Forward lunge technique: Begin with your feet close together, body up tall with spine in neutral alignment. Take a big enough step forward so that the knee of your front leg is directly over the ankle and never extends beyond the toes. The heel of the foot of your trailing leg should be up off the floor. Keep your spine up tall; drop your back knee straight down so that your front thigh is about parallel to the floor. Push off with the heel of your front foot to propel yourself back to the starting position. Beginners can place one hand on the back of a chair for added support. Dumbbells and upper body exercises can be added as you progress.
This is a great exercise that not only strengthens the chest (pectorals), the front of the shoulders (anterior deltoids), and the back of the upper arms (triceps), it will also help you develop core strength and stability as the hips, abdominals, and deep muscles around the spine are held tightly in an isometric hold to stabilize the spine. Definitely one of the greatest full body exercises, it can be first learned as a plank, even in its most simple variation on the wall, progressing to the floor in a modified, then full version.
Push-up technique: Begin in a prone position, belly toward mat with arms extended and palms at shoulder level, just a bit wider than shoulder width apart; have your legs extended out straight, feet close to one another, up on the balls of your feet. Hold your core tight and keep a neutral spine. Do not droop your head, your belly, or raise your glutes; keep straight from head to heel. Next, bend at the elbows, dropping your chest until you are 12 to 6 inches from the floor. Push your body back up until arms are fully extended.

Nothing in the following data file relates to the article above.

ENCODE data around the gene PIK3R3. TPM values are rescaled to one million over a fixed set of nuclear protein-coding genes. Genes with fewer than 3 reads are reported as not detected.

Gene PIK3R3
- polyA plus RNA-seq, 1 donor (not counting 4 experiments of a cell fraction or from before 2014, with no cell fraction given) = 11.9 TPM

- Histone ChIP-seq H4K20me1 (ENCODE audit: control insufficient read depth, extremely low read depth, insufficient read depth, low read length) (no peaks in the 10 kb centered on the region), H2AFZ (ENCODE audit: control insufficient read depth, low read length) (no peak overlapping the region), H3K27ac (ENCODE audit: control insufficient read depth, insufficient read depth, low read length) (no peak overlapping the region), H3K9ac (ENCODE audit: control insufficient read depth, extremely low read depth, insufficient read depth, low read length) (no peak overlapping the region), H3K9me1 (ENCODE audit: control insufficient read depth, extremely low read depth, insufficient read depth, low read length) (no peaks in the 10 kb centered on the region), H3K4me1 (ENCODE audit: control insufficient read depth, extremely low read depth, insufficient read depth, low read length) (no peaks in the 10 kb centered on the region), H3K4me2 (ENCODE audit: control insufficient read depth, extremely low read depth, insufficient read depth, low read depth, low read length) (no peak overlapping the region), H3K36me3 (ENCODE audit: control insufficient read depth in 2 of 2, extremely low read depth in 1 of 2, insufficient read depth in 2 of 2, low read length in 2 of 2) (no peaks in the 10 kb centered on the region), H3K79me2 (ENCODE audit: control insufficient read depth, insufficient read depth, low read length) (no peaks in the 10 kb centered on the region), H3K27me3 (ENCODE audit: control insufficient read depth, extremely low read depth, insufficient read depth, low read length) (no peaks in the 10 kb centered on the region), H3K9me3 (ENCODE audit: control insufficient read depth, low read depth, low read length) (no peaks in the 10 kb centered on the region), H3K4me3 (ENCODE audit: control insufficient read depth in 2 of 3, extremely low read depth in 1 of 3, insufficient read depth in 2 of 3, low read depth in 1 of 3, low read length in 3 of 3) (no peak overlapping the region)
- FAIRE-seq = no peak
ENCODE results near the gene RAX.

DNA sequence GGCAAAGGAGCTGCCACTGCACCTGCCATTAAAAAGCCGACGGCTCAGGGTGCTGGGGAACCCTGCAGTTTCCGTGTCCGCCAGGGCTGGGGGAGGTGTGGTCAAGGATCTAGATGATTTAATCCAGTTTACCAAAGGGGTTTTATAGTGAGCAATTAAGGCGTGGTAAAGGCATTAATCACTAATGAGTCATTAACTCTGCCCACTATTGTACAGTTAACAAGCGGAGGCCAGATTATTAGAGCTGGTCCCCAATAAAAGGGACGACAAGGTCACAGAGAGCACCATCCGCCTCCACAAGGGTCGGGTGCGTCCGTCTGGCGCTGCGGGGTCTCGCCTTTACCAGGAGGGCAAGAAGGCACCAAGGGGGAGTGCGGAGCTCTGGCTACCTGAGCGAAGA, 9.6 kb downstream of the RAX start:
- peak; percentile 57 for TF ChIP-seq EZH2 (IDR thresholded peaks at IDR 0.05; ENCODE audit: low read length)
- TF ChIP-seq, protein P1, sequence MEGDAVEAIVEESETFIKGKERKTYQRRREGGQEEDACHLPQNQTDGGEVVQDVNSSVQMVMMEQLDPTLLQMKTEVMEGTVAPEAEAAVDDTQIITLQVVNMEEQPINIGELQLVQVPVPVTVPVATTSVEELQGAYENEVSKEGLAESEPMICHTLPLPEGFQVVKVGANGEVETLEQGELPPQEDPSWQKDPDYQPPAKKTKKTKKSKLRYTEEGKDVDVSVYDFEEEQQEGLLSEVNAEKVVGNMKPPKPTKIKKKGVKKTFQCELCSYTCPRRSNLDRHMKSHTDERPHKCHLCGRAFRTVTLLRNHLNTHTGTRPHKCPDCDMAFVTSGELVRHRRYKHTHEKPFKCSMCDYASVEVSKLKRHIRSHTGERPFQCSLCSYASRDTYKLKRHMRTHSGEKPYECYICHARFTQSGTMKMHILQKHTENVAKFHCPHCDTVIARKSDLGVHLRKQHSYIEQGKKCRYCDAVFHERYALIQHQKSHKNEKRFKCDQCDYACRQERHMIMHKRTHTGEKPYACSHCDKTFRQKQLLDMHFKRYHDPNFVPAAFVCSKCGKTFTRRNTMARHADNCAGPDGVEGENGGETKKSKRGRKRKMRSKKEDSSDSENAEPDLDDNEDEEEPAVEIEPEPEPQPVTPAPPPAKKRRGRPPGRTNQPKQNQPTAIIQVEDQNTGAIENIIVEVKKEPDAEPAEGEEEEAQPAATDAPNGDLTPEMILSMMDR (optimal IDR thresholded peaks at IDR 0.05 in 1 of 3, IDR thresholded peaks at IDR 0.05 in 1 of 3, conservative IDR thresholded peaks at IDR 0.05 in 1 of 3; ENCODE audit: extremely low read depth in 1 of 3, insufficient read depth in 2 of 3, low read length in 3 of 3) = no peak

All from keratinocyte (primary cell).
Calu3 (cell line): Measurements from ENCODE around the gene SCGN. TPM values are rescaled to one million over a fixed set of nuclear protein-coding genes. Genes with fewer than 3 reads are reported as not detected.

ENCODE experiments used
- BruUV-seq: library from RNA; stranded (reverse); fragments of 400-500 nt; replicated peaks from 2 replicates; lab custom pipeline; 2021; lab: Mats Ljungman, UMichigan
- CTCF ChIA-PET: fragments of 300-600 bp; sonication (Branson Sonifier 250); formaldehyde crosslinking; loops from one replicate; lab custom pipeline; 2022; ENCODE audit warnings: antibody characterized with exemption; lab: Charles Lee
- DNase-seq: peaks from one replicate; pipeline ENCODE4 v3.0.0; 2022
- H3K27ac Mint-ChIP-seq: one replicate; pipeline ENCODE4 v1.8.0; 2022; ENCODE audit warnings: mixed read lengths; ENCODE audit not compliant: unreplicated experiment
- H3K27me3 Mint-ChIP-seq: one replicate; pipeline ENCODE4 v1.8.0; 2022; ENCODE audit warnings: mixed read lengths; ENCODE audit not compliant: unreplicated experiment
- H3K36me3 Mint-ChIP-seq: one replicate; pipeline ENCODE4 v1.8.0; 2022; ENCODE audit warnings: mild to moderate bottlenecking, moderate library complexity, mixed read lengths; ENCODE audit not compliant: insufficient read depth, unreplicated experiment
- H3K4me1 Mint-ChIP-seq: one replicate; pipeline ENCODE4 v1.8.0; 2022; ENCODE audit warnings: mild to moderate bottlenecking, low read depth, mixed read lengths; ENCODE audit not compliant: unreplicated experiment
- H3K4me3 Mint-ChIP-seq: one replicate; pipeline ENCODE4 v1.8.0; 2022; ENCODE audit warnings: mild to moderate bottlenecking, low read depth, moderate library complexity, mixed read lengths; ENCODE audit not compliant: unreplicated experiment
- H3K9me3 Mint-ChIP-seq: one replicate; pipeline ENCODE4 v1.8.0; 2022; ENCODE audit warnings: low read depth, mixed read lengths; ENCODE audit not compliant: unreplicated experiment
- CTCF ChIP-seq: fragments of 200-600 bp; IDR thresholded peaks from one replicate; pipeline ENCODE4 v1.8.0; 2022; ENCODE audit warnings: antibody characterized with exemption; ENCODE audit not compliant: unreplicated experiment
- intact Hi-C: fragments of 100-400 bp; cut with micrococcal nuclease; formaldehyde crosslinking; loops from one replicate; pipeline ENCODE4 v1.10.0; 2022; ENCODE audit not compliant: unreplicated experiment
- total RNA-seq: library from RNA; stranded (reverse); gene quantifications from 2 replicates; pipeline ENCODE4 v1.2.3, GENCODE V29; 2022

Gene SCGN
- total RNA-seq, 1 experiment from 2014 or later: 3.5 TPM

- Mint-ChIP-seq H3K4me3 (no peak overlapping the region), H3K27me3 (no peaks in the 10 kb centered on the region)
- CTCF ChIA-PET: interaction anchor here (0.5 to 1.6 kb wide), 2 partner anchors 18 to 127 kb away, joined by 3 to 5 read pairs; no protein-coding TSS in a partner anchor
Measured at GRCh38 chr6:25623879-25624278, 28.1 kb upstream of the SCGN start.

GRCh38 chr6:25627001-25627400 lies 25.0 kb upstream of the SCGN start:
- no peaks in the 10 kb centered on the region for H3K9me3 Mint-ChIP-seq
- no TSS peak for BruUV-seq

The Awesome Five!
Yes, the entire body is engaged to some extent in each of these exercises – which is the reason I’m calling them the Awesome Five, and the reason why they are truly body transforming exercises. Because these exercises target the upper and lower body, front and back of the body, are compound exercises, and can be modified to move the body in all directions, they can be done as their own program, or you can put any one of them into your existing program.
You can also reach any of your goals by using some variation of these body transformation exercises. If you want a program that focuses more on fat burning, put some variation of burpees or another cardio exercise in between the strength training exercises. If you want to build larger muscles, use moderate weights and have rest periods between sets of strength training exercises. Depending on the extra weights you use, the rest periods, whether you add extra cardio, and the intensity you work at, the possibilities are truly endless.
It’s always best to hire a certified personal trainer to design a program with the appropriate variations of these exercises depending on your fitness level and goals.
Combine healthier food choices with an exercise program which includes these awesome five exercises and you have the tools for total transformation of your body, inside and out. Fancy gym equipment and complicated moves are not needed to change your body; proper form, the right exercises for you and your willingness to work hard are all that’s needed.
These five basic exercises and simple, creative variations of them are more than enough to help you reach your goals. Squats, bent over rows, burpees, lunges, and push-ups: add a variation of these awesome five exercises to get and keep results.
Delavier, F. (2006). Strength Training Anatomy, Second Edition. Champaign, IL: Human Kinetics.
Earle, E.W., Baechle, T.R. (2004). NSCA’s Essentials of Personal Training. Champaign, IL: Human Kinetics.
One CommentLeave a Reply
Bent over rows are inferior to pullups. You should have left out bent over rows and included pullups instead.